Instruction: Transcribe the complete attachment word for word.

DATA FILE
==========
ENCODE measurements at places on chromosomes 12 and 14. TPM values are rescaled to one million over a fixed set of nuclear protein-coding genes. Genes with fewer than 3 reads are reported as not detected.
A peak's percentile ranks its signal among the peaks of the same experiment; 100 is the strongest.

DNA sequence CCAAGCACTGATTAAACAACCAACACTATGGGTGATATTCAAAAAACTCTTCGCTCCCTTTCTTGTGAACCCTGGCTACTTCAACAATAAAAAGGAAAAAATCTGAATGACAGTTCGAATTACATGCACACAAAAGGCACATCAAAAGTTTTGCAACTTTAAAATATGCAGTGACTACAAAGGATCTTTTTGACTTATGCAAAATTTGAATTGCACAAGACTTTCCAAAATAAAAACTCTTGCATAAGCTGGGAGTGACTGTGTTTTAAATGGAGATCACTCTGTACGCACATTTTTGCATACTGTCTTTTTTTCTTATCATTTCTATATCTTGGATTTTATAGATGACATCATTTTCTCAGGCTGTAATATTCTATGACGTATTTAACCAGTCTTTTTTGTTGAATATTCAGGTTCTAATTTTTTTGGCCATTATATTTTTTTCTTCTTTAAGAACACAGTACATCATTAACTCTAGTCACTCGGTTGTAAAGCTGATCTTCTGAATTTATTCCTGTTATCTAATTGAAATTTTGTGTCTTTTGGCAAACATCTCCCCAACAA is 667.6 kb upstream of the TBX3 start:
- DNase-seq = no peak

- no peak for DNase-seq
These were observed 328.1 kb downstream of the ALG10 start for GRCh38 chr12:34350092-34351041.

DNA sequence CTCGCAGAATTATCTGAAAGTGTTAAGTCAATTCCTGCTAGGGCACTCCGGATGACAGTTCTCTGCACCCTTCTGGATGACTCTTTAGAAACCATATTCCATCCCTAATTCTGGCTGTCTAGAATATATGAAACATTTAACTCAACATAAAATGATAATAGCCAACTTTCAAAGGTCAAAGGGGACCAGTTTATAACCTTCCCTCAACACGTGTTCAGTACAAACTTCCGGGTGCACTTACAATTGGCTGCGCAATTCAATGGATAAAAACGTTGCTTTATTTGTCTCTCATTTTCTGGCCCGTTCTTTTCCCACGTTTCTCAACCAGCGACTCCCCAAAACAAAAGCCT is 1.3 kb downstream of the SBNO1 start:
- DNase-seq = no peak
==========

ENCODE measurements at places on chromosomes 12 and 14. TPM values are rescaled to one million over a fixed set of nuclear protein-coding genes. Genes with fewer than 3 reads are reported as not detected.
A peak's percentile ranks its signal among the peaks of the same experiment; 100 is the strongest.

DNA sequence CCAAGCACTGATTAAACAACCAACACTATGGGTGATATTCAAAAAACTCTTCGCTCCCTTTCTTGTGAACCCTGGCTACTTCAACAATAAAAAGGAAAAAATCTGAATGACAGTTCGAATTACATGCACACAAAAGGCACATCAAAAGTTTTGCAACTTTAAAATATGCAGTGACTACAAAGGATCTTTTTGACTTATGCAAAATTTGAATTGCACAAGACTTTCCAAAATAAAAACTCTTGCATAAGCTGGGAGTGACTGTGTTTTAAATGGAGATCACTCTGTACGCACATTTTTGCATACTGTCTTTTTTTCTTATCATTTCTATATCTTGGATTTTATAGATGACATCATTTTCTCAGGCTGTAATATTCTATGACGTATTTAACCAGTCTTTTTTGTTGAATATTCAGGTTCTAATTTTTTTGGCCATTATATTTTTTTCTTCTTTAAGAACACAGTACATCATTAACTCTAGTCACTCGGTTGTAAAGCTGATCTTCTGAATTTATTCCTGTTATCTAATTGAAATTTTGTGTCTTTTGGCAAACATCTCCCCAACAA is 667.6 kb upstream of the TBX3 start:
- DNase-seq = no peak

- no peak for DNase-seq
These were observed 328.1 kb downstream of the ALG10 start for GRCh38 chr12:34350092-34351041.

DNA sequence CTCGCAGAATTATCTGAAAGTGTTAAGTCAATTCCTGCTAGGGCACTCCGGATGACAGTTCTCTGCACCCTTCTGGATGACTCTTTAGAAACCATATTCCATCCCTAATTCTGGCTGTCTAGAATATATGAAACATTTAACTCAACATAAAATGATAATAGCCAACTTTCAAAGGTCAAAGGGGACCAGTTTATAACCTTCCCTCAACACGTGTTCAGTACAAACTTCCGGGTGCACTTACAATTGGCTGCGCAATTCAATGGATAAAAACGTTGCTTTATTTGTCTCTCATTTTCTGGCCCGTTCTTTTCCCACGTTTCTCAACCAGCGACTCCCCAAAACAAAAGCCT is 1.3 kb downstream of the SBNO1 start:
- DNase-seq = no peak